When I talk about sexuality, I’ll say this, “Until you’re ready to give this other human being everything you own, until you’re ready to share with them your pension and your house, medical insurance and your bank accounts and your car, until you’re ready to give them everything that you own and until you’re ready to take on everything that they are, including all their debts, all their emotional problems and their parents and their school loans, until you’re ready to take everything on…you don’t understand covenant.” Biblical sexuality occurs in the context of covenant, and that’s what makes it so amazing.

JH: Take us behind the curtains. We say, “Premarital sex is wrong. If you’re having premarital sex, it’s a sin.” But people who come through the church doors might be having premarital sex, whether they’re Christians or not. How did you get to that beautifully crafted statement from the confusion of, “What do I do with all these people in the pews?”

RN: I thought about how I would translate the word “covenant.”

The word doesn’t mean much to a contemporary listener. I work with that first. Eventually I came up with the concept that covenant just means I give everything, and I take on everything.

Then I heard Tim Keller speak about commoditization, and I realized I had my perfect foil for the opposite of covenant.

When I think about talking about homosexuality, that needs to be within a much bigger conversation about separating Christian ethics and Christian pastoring and Christian public policy. And part of the challenge of the whole conversation is that for many Christians, those three things are one. But pastors have to do the hard work of figuring out how to communicate the ethic.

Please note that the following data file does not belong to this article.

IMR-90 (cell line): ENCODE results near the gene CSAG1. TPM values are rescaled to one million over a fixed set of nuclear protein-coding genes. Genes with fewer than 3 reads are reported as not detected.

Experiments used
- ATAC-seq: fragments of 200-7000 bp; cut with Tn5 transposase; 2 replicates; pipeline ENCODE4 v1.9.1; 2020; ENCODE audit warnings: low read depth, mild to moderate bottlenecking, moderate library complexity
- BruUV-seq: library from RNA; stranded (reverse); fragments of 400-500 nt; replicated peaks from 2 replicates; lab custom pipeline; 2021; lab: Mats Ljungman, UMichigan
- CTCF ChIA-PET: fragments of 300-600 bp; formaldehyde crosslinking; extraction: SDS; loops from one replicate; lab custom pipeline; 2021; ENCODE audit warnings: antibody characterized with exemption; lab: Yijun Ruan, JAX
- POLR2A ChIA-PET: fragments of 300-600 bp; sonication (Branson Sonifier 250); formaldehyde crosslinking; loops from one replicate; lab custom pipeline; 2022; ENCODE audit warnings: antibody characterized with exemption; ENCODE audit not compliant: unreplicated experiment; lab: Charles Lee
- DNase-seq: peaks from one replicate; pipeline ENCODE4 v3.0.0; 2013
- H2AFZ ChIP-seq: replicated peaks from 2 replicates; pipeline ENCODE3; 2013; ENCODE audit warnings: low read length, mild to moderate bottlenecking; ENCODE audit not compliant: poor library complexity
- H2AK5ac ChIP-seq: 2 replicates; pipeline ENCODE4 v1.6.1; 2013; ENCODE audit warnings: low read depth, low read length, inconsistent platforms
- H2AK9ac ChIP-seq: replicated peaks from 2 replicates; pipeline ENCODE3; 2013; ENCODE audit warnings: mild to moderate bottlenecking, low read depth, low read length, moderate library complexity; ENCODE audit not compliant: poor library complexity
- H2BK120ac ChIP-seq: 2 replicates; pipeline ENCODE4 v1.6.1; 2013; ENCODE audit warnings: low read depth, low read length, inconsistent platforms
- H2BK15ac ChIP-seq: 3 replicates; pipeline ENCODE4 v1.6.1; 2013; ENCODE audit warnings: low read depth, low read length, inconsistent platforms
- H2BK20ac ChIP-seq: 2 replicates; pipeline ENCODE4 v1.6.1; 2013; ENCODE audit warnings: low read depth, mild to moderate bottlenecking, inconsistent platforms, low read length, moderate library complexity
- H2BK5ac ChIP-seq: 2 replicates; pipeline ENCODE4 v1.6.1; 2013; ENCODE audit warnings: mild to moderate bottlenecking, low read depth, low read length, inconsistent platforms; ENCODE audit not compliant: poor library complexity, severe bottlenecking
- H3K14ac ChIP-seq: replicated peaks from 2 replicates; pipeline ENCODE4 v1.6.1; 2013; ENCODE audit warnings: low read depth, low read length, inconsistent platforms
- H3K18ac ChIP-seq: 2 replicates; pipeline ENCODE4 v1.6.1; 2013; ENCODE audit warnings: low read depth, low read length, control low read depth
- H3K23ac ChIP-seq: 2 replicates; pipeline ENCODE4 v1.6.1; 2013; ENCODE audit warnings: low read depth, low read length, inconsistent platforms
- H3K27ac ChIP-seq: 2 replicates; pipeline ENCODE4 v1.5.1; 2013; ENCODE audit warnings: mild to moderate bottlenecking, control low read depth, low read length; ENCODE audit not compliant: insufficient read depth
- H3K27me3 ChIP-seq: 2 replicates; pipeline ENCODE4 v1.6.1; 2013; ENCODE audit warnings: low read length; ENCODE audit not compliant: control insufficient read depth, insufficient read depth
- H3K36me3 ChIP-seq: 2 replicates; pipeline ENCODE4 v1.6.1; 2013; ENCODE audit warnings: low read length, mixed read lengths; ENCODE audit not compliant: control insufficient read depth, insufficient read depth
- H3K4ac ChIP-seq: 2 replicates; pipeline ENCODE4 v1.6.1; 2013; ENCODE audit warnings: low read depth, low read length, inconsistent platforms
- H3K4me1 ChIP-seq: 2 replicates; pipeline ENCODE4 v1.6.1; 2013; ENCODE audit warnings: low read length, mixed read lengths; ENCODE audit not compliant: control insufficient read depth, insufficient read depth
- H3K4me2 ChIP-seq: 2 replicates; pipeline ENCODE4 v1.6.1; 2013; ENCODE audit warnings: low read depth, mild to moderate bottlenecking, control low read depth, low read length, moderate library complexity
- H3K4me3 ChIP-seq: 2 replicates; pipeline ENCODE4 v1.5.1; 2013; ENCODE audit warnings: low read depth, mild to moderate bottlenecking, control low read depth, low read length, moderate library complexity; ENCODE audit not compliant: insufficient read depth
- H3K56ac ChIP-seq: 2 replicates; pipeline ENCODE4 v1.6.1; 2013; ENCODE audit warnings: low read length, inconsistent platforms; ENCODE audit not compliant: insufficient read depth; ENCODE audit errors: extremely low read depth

For a pastor, the challenge is, what does it mean to pastor a human being to whom you’re communicating that you can’t have sex? I think part of the issue, and the reason people are tempted to change the Christian ethics perspective, is because they have not yet dealt with the Christian pastoring and the public policy components yet. So the result is that we say, “Well, we can’t live with this ethic,” instead of truly wrestling and acknowledging the tensions.

Am I rooted and grounded in God’s love?

But we do know some things. For example, it’s not good for people to be alone. So we can’t simply announce to someone, “Your life is singleness,” without immediately communicating, “Here’s how you can live singly and also in community with real relationships.” How has the church been able to pull off authentic community as directly with a brotherhood? How have they done that? How has the historic church functioned when they have a brotherhood of celibate men? These are things to consider.